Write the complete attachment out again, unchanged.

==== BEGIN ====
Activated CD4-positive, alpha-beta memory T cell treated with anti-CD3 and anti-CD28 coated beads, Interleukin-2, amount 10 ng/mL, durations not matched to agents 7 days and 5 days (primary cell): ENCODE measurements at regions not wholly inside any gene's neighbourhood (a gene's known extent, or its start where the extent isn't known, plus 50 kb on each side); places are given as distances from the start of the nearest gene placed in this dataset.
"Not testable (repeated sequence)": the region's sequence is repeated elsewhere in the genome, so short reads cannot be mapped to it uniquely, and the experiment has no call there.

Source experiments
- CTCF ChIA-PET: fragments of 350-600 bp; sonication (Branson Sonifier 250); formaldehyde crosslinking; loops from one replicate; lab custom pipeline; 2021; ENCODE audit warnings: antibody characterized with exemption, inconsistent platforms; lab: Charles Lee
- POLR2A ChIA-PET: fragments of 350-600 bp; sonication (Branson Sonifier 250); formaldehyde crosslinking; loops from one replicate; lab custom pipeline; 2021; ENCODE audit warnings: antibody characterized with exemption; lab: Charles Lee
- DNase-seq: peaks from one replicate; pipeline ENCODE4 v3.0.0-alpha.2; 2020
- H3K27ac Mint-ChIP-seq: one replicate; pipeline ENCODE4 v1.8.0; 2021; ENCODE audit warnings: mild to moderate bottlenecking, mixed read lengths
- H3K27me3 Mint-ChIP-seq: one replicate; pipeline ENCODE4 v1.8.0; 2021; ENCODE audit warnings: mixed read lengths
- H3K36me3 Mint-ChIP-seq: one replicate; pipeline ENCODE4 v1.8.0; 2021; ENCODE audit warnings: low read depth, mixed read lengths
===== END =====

Activated CD4-positive, alpha-beta memory T cell treated with anti-CD3 and anti-CD28 coated beads, Interleukin-2, amount 10 ng/mL, durations not matched to agents 7 days and 5 days (primary cell): ENCODE measurements at regions not wholly inside any gene's neighbourhood (a gene's known extent, or its start where the extent isn't known, plus 50 kb on each side); places are given as distances from the start of the nearest gene placed in this dataset.
"Not testable (repeated sequence)": the region's sequence is repeated elsewhere in the genome, so short reads cannot be mapped to it uniquely, and the experiment has no call there.

Source experiments
- CTCF ChIA-PET: fragments of 350-600 bp; sonication (Branson Sonifier 250); formaldehyde crosslinking; loops from one replicate; lab custom pipeline; 2021; ENCODE audit warnings: antibody characterized with exemption, inconsistent platforms; lab: Charles Lee
- POLR2A ChIA-PET: fragments of 350-600 bp; sonication (Branson Sonifier 250); formaldehyde crosslinking; loops from one replicate; lab custom pipeline; 2021; ENCODE audit warnings: antibody characterized with exemption; lab: Charles Lee
- DNase-seq: peaks from one replicate; pipeline ENCODE4 v3.0.0-alpha.2; 2020
- H3K27ac Mint-ChIP-seq: one replicate; pipeline ENCODE4 v1.8.0; 2021; ENCODE audit warnings: mild to moderate bottlenecking, mixed read lengths
- H3K27me3 Mint-ChIP-seq: one replicate; pipeline ENCODE4 v1.8.0; 2021; ENCODE audit warnings: mixed read lengths
- H3K36me3 Mint-ChIP-seq: one replicate; pipeline ENCODE4 v1.8.0; 2021; ENCODE audit warnings: low read depth, mixed read lengths